Disorder in the system questioned
Annika von Hausswolff’s The 21st Century Transitional Object from 2004, in one of the artworks in the exhibition titled Entropy.Galeri Zilberman presents “Entropy,” a group exhibition curated by Vassilios Doupas, featuring new and recent work by Christoph Büchel, Maurizio Cattelan, Annika von Hausswolff, William E Jones, Kay Rosen and Frank Selby.
In thermodynamics, “entropy” is a term associated with a level of disorder within a system. Applied to cultural and political theory, entropy could be loosely interpreted as the recognition of the subversive elements or destabilizing forces in a closed system.
According to the written statement of the exhibition said: “One of these systems is the linguistic system. Comprising of a widely accepted set of rules, language is an abstract system of signs and symbols and the construction of meaning often depends on various contexts and subjective interpretations. In this sense, a seemingly rigid system can be disturbed by a minor change or a certain degree of ambivalence can effectively alter meaning. This is the case with ADD AND END in Kay Rosen’s Short Story, which consists of three words. By substituting D for N and E for A in the last sequence, Rosen creates meaning through displacement and allows for an open-ended narrative to emerge in a succinct manner. Rosen finds the interest of the work lies in “the absence, presence, rearrangement, or alteration of these small units that disturbs linguistic sequence, revealing patterns and systems, which exceed and outperform their expected function”.
The breakup of linguistic systems and communication models is among the main concerns of Frank Selby. The artist, who is known for his intricate drawings of riots, protests and social upheavals, refers to the subject of his work as instances of people for whom the experience of a failure of language subsequently brings forward a crisis. This manifestation of a crisis then becomes another form of communication.
The language of authority is deployed in William E Jones’ film Shoot Don’t Shoot, an instructional film for police officers to decide by instinct whether to shoot a suspect or not. The exhibition includes two more films by the artist, Bay of Pigs and Mission Mind Control that focus on mass government surveillance and its effects. Mission Mind Control is based on an investigative report on the U.S. government’s covert experiments with hallucinogenic drugs and brainwashing. The original recording, taped off television in 1979 and includes commercials, was transformed into an abstract psychedelic animation.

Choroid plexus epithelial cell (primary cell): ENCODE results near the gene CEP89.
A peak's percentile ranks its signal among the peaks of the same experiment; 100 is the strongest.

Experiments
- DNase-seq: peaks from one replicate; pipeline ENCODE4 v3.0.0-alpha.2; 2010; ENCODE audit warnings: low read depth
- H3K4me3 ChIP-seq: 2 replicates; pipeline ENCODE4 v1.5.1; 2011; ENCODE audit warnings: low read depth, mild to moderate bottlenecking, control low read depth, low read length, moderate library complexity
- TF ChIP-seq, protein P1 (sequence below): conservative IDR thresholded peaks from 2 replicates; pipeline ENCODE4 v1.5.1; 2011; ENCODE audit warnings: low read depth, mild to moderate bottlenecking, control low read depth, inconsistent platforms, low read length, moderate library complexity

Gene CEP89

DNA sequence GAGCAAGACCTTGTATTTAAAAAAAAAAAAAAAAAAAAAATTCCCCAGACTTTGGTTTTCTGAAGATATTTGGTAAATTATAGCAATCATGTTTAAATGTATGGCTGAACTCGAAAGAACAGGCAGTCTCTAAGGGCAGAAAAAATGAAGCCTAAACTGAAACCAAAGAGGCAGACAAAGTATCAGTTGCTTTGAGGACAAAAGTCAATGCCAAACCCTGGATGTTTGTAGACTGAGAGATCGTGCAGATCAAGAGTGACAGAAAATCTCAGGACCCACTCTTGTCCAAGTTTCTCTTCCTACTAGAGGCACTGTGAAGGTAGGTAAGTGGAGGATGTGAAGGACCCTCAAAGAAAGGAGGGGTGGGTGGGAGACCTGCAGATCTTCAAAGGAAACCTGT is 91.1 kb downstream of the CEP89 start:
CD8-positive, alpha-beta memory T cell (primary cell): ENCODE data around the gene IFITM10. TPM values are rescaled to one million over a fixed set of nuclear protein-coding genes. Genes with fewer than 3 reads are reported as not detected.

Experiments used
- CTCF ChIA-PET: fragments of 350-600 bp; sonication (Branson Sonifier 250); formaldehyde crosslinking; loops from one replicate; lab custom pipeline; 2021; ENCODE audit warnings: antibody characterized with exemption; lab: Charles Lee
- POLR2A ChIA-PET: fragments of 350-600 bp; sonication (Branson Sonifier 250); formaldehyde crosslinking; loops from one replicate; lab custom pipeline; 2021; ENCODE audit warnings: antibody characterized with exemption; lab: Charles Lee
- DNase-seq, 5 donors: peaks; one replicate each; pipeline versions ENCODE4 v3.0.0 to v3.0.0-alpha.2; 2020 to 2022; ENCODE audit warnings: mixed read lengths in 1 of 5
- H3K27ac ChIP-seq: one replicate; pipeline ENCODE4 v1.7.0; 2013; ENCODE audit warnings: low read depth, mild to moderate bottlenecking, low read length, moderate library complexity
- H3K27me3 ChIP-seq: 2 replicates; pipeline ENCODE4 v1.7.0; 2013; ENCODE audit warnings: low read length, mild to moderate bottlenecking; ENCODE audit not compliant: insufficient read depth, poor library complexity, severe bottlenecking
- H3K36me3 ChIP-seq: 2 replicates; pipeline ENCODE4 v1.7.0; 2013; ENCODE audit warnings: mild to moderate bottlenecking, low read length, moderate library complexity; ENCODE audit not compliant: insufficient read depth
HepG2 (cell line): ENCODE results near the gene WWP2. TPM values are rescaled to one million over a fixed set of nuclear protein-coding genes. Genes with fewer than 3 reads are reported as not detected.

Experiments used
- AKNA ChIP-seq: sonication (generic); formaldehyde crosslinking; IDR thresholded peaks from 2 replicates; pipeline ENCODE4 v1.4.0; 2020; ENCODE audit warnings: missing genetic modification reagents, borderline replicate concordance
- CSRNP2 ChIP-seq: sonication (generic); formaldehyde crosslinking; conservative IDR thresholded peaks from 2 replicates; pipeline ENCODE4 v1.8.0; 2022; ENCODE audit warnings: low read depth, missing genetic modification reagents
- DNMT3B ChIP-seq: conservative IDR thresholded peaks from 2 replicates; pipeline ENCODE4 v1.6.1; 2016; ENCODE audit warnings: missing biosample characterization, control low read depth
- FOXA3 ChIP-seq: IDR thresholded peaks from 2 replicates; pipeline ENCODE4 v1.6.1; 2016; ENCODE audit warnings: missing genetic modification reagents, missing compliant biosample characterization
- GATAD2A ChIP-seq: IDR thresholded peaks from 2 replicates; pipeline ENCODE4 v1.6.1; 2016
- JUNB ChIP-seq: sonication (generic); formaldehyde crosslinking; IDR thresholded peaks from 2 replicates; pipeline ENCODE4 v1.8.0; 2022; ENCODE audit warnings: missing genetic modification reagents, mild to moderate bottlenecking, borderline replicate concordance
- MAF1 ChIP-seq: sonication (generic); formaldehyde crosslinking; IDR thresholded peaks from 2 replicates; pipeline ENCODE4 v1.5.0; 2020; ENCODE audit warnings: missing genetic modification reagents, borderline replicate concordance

Military and Taliban
In the spirit of “Taliban,” Christoph Büchel has been fascinated with military “psychological operations” for a number of years. In this exhibition, he presents a carpet from his well-known series Made in Afghanistan, 2001-2006. The work is a politically direct yet playful comment on global capitalism and the American hegemony and reflects Büchel’s strategy of demystifying dominant ideological forces by exposing them as constructed realities subject to change.
Maurizio Cattelan’s photograph of a broken safe is typical of the artist’s reputation as an enfant terrible and perpetrator of cultural and political change. Cattelan has infused the legacies of Arte Povera with dark humor, abundant references in “low” art and subversive gestures, often exploring themes of terrorism, burglary and escapism as antidotes for a post-capitalist anemia.
Annika von Hausswolff’s work sits uncomfortably between photography, sculpture and performance. The artist creates “situations” that “hack” the viewer’s gaze, making the division between the personal and the political harder to decipher. The imagery of a couple covered in a tablecloth is uncannily striking and unabashedly dumb; the artist directs all the action to the viewer, who is forced to take a position in front of the pictures, and by extension, in front of a disclosing narrative.
Distancing itself from an aesthetic of anarchic chaos, the exhibition deploys ambivalence, humor and understatement as tropes in cultivating critical and deconstructionist perspectives on the “grand narratives” of society. The exhibition is accompanied by catalogue with a text by David Gleeson.